Artwork by Maxwell Bennett Bates,  Northern Painting

Maxwell Bates
Northern Painting

oil on canvas
signed and dated 1960 lower right; titled on the stretcher
36 x 48 ins ( 91.4 x 121.9 cms )

Sold for $9,200.00
Sale date: May 25th 2017

David Burnett and Marilyn Schiff, Contemporary Canadian Art, Edmonton, 1983, pages 124-25
Bates experimented with abstraction in the 1960s as a response to the growing popularity of non-objective painting. Residing in Calgary during this period, Bates was far removed from the centres of abstract painting in Canada, and as such, much of his abstract works were an exploration of non-objective painting rather than a response to rigid doctrine. A close friendship was formed with Jock Macdonald and the influence of his automatic painting and early abstract exploration had an impact on Bates's own practice.

In “Northern Painting”, the artist has let the medium take control of the compositional outcome with the strategic placement of line as the drips form a cube-like grid from the the initial stroke of pigment. Still maintaining his penchant for bright expressive colours, the vibrant blue and red employed creates a harmonious all-over energy. Though a more fleeting period for Bates, this exploration speaks to the growing trend and importance of abstract painting in Canada. Moreover, Bates' contribution also tells of a certain regionality of art centres within Canada and the distinctive styles which emerged as a result, enriching the overarching dialogue of Canadian art history.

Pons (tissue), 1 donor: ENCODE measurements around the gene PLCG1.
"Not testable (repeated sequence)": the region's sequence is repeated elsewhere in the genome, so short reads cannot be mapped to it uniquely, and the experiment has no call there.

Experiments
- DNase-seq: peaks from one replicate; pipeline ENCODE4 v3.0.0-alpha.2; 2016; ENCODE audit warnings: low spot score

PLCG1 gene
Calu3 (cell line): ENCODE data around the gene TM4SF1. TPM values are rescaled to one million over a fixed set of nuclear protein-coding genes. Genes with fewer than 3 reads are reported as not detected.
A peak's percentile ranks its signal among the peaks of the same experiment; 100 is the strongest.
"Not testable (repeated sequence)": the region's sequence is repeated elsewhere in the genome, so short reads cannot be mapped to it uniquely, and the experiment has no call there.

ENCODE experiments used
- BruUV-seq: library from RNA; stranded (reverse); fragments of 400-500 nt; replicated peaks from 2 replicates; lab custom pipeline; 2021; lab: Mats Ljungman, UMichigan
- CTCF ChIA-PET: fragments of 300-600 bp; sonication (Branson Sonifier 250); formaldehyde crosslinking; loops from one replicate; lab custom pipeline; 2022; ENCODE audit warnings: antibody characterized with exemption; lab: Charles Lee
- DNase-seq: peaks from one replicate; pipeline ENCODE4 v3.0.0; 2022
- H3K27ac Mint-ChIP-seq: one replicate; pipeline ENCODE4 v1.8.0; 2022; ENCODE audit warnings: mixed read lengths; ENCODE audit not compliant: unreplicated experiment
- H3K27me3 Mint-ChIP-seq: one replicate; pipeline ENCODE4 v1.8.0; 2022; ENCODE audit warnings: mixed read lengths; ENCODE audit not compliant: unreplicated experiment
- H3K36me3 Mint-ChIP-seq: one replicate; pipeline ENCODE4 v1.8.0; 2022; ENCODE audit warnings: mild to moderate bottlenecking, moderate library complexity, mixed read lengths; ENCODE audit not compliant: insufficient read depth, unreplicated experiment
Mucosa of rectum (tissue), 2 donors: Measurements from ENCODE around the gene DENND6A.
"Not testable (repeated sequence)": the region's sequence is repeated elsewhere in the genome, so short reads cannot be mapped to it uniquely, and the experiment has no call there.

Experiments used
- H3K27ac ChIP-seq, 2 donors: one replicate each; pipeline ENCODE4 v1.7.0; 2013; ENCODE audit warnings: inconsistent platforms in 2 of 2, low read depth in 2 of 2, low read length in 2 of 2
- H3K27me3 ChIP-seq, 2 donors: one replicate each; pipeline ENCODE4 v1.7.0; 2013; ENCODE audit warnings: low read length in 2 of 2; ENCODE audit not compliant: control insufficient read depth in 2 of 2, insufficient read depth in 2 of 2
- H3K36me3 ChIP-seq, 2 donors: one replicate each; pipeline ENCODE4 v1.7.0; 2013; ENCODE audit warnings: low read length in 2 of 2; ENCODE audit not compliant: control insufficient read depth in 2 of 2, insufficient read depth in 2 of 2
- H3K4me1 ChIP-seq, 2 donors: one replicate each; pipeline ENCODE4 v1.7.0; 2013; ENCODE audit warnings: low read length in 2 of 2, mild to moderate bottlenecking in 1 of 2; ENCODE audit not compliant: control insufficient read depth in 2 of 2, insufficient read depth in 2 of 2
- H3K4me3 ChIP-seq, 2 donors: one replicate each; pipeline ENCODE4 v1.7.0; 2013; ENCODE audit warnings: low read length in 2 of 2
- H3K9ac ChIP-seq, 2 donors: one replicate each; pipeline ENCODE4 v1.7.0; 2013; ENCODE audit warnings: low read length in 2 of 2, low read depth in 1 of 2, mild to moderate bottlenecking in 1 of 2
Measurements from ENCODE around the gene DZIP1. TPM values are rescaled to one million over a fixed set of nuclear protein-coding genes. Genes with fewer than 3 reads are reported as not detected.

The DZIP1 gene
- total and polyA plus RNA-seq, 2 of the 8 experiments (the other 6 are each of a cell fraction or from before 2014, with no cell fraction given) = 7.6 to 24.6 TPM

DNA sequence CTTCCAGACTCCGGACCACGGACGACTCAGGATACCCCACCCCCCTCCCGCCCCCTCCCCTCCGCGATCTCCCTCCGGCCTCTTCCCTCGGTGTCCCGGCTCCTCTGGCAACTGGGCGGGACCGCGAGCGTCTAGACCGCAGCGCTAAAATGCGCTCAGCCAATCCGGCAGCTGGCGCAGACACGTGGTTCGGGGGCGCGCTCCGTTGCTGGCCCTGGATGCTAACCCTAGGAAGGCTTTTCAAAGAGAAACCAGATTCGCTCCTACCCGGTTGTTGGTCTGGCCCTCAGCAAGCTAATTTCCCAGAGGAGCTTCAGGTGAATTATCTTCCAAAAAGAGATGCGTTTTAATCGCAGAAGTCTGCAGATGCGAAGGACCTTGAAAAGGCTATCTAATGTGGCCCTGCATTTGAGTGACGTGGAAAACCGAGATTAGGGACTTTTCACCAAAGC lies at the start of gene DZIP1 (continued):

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Maxwell Bennett Bates
(1906 - 1980) RCA

Maxwell Bates was born in Calgary, Alberta in 1906. He studied at the Provincial Institute of Technology in Calgary under Lars Haukness. By the end of the twenties he and his friend Roy Stevenson were, according to R. L. Bloore "the most advanced painters in Western Canada." He spent the years 1931-1939 in London, exhibiting regularly with the Twenties Group. As a member of the British Expeditionary Force sent to France in 1940 he was captured by the Germans and was interned in a prison camp from 1940-1945. Returning to Calgary in 1946 he worked as an architect before coming to Victoria, B.C., in 1961. His work has been exhibited in London, Paris, Tokyo, Mexico City, Manchester, Auckland, Philadelphia and all major Canadian cities. Retrospective exhibitions of his work were held in Regina and Edmonton (1960-61), Victoria (1966), Winnipeg (1968) and Vancouver (1973). He received many awards for his painting and was a Fellow of the International Institute of Arts and Letters and a member of the Royal Canadian Academy. He received an Honorary Doctorate from the University of Calgary in 1971.